Renewing an existing certificate
Performing the following challenges:
dns-01 challenge for
Output from node:
/------------------- HOOK START -------------------/
Finding Zone ID from CloudFlare.
Found Zone ID. Now checking if Resource Record already exists or not.
Resource Record already exists. Updating it.
Validating RR after cache expiry
Update Failed or Pending - 2 more tries
Record has 300 seconds before update. Waiting 310
/-------------------- HOOK END --------------------/

Waiting for verification...
Cleaning up challenges

new certificate deployed without reload, fullchain is

** DRY RUN: simulating 'certbot renew' close to cert expiry
**          (The test certificates below have not been saved.)

Congratulations, all renewals succeeded. The following certs have been renewed:
  /etc/letsencrypt/live/ (success)
** DRY RUN: simulating 'certbot renew' close to cert expiry
**          (The test certificates above have not been saved.)

Don't be put off if it seems to hang for a while. Once it does an update to the DNS, it waits until it sees that information has taken effect and is likely to be available for validation. If you understand DNS caching, this is what it's tackling; if you don't, then don't worry, just know that it might wait a little while!


I recommend adding it to a cron task once tested (automation was the point after all). We use a crontab entry like the following which uses python to randomise the time renewals are triggered slightly (to help reduce load spikes on the letsencrypt servers).

0 0,12 * * * python -c 'import random; import time; time.sleep(random.random() * 3600)' && /usr/bin/certbot renew --manual --manual-auth-hook "/path/to/node /home/ubuntu/certbot-cloudflare-dns-hook/hook.js" 

Creating new certificates

While this script was written with renewals in mind, it turns out it does a nice job for creation as well. Please note however it only gets the certificates issued, you'll need to configure your software to use them manually.

Remove --dry-run when you're ready and it's working. DON'T try running it verbatim with the example domains!

sudo certbot certonly --manual --preferred-challenges dns --manual-auth-hook "/path/to/node /home/ubuntu/certbot-cloudflare-dns-hook/hook.js" -d -d --dry-run

It's worth noting that if you have created all your certificates this way (including specifying the hook) you don't actually need to re-specify the hook information at renewal time as they will be stored in the renewal config file for certbot (/etc/letsencrypt/renwal/ in my instance at least).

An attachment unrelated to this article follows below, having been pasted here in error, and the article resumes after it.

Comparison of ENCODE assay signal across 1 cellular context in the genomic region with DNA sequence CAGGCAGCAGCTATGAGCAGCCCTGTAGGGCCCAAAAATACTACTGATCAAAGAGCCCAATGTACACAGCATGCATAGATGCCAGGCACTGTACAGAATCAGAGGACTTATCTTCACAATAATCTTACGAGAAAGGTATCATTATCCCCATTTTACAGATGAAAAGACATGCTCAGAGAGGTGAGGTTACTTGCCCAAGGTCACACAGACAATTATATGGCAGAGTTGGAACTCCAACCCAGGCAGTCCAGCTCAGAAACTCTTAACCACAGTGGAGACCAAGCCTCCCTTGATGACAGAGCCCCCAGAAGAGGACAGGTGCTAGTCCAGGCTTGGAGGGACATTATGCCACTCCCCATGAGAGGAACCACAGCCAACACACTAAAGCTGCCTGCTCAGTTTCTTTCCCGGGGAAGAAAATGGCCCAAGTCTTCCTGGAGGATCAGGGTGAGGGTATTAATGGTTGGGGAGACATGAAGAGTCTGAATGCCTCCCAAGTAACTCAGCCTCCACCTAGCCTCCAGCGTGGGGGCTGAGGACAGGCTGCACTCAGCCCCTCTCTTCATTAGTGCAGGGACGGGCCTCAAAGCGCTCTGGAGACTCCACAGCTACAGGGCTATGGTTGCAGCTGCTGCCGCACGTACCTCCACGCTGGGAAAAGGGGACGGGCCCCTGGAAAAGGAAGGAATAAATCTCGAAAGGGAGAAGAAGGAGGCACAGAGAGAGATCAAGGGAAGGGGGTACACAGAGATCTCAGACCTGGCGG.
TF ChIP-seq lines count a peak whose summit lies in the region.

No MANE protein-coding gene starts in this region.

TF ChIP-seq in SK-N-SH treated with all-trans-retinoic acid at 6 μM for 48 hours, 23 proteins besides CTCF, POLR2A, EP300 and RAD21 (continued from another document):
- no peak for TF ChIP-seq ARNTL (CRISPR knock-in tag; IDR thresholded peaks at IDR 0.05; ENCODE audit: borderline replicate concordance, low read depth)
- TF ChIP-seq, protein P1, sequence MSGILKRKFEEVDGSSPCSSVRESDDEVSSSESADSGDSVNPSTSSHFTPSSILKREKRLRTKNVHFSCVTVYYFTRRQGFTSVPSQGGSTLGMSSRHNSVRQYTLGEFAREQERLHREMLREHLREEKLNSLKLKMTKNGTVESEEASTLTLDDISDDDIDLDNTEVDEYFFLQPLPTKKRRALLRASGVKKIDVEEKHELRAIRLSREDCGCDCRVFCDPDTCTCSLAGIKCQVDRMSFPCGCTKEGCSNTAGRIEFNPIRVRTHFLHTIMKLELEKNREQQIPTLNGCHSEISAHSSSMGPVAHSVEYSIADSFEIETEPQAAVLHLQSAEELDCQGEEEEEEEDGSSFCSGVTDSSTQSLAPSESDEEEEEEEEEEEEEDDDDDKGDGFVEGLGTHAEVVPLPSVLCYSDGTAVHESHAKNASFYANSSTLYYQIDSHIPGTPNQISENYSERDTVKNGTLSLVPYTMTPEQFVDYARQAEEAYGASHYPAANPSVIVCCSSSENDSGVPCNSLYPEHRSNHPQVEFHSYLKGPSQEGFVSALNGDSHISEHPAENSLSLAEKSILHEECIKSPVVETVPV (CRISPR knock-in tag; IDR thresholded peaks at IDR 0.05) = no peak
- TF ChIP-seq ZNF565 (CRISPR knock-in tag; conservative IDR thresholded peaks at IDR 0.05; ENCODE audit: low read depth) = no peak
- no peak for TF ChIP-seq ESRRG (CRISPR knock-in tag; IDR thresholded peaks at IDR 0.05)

Development / Contributing

To carry out development locally, two additional environment variables can be specified in your .env file that would normally be provided by running the certbot client. Once these are set, you can just use npm run to execute the script.


This specifies which domain you want to work with in CloudFlare. It would correlate to the domain you are updating.



This is the validation string that the Letsencrypt server would specify that you have to set in your DNS for it to validate. For development it can be any string, as all we're doing is setting it in DNS and then testing it's there.



Pull requests will be looked at as time allows but are welcomed. I'm far from infallible and NodeJS isn't my strongest language so there's likely plenty of room for improvement.

There is an issue register at BitBucket along with the project. I'll try and keep an eye on it but I make no promises of lightning fast response.


I'm terrible at incrementing versions in package.json, however as the project is under git it's generally versioned that way.

If we have any major revisions, I'll endeavour to update package.json also.

Authors / Contributors


This project is licensed under the MIT License.

Generally, use it and abuse it. If you maintain some reference back to the original repo or Logical Route that would be appreciated.


  • This is but a helper to the great service from LetsEncrypt. Much respect and thanks to them making SSL much more accessible.
  • The letsencrypt-cloudflare-hook example was part of the inspiration for how I structured this script and I would have just used it if it worked with certbot.